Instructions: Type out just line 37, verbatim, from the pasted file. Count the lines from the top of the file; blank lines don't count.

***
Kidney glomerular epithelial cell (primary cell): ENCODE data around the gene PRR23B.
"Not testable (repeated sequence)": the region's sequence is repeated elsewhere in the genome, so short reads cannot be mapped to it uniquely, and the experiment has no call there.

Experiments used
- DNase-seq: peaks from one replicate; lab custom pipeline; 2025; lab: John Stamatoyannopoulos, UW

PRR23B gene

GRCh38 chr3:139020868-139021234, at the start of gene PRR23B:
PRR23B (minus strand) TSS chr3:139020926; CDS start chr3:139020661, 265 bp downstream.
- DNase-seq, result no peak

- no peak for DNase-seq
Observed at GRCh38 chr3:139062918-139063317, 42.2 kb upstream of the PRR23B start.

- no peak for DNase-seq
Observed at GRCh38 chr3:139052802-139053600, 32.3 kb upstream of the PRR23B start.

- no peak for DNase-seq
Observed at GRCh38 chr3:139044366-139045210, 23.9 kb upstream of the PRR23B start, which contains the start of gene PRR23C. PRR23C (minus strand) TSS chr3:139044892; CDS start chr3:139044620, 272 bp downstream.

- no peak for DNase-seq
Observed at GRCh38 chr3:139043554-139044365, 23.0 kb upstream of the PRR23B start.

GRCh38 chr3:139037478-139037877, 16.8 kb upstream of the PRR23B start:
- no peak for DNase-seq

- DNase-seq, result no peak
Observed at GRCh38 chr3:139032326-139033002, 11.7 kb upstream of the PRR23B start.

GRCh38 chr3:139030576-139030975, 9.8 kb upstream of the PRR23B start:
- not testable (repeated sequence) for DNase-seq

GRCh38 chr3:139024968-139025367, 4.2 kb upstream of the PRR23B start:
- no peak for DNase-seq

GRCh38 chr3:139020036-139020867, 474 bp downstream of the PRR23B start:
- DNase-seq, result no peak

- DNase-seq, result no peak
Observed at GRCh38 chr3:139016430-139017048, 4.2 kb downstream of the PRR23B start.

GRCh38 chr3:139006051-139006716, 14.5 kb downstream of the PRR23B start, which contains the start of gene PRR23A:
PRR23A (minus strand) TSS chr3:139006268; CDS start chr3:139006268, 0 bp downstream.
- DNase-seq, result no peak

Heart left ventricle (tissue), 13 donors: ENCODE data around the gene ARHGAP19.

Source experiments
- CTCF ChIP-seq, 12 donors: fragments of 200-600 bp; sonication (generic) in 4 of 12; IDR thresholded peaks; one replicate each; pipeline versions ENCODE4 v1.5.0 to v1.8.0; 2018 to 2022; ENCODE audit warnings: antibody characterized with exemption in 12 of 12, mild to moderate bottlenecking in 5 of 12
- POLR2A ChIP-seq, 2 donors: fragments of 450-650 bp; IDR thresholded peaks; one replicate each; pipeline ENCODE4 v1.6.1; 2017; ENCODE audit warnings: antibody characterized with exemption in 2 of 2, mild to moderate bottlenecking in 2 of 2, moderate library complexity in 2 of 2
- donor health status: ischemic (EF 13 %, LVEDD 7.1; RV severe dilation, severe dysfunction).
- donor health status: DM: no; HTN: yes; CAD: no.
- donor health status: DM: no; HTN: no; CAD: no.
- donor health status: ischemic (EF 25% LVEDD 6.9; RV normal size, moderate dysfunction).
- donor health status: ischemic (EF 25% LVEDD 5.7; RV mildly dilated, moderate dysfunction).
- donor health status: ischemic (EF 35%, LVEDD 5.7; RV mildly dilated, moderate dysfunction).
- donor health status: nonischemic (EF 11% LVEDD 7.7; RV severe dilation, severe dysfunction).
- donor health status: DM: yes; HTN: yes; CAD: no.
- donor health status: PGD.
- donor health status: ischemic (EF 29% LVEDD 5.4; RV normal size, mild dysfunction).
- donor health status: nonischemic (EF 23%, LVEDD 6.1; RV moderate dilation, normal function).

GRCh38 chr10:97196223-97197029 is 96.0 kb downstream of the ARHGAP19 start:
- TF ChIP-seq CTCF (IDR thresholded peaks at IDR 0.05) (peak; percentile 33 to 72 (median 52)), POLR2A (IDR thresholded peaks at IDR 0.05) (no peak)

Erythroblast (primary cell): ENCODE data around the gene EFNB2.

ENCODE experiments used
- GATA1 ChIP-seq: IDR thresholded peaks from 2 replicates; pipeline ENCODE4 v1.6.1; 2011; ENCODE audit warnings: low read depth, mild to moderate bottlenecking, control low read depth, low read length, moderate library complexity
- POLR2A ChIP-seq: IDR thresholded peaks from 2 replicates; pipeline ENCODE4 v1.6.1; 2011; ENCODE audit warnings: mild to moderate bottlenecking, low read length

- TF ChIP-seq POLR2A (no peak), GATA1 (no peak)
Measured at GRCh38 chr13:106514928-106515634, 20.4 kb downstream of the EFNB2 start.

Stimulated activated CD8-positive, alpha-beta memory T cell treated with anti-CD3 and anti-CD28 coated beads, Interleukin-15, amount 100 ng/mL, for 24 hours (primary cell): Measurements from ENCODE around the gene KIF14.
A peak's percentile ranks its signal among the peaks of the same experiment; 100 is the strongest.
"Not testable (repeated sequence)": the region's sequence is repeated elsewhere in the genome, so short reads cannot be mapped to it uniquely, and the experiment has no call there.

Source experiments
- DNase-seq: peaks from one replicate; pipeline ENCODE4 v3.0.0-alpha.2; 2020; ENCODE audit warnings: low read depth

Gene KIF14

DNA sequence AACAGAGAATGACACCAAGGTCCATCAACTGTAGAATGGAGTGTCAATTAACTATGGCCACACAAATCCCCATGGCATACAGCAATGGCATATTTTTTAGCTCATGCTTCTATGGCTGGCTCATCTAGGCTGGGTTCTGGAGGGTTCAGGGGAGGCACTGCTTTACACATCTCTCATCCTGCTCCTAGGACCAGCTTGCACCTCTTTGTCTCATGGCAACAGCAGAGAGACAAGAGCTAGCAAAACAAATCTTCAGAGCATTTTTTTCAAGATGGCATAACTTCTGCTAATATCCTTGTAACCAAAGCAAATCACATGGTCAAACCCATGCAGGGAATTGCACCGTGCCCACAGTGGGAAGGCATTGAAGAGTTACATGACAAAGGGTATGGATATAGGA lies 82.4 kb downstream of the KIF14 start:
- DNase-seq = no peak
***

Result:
- donor health status: DM: no; HTN: yes; CAD: no.